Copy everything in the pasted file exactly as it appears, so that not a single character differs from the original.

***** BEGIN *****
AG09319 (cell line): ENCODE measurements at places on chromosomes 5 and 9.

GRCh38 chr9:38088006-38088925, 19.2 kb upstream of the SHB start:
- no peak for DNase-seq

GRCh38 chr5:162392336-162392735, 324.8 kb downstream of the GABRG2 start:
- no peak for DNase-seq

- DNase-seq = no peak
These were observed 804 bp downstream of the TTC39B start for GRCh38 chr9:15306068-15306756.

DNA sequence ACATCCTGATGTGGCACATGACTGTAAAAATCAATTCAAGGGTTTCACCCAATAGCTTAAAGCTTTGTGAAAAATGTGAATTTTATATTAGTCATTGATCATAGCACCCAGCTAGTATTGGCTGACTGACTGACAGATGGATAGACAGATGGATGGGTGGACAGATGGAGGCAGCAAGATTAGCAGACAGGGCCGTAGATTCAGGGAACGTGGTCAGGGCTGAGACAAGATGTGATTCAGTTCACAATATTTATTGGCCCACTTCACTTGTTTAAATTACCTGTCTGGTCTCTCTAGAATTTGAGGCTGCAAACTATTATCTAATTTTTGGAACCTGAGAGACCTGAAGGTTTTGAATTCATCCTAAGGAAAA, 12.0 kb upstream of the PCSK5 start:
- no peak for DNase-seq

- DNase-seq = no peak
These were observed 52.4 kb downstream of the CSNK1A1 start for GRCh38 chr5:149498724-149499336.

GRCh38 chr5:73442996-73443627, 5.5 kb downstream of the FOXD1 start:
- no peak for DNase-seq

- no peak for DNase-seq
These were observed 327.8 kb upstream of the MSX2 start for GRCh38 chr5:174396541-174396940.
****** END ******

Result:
AG09319 (cell line): ENCODE measurements at places on chromosomes 5 and 9.

GRCh38 chr9:38088006-38088925, 19.2 kb upstream of the SHB start:
- no peak for DNase-seq

GRCh38 chr5:162392336-162392735, 324.8 kb downstream of the GABRG2 start:
- no peak for DNase-seq

- DNase-seq = no peak
These were observed 804 bp downstream of the TTC39B start for GRCh38 chr9:15306068-15306756.

DNA sequence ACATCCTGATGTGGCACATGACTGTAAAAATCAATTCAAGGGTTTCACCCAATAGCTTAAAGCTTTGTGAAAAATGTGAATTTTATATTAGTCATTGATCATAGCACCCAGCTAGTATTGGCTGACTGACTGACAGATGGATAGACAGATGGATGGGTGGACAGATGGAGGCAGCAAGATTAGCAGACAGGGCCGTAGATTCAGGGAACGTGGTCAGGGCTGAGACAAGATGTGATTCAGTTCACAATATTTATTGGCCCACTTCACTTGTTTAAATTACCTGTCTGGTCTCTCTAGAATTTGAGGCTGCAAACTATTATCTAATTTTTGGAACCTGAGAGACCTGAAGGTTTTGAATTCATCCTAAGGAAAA, 12.0 kb upstream of the PCSK5 start:
- no peak for DNase-seq

- DNase-seq = no peak
These were observed 52.4 kb downstream of the CSNK1A1 start for GRCh38 chr5:149498724-149499336.

GRCh38 chr5:73442996-73443627, 5.5 kb downstream of the FOXD1 start:
- no peak for DNase-seq

- no peak for DNase-seq
These were observed 327.8 kb upstream of the MSX2 start for GRCh38 chr5:174396541-174396940.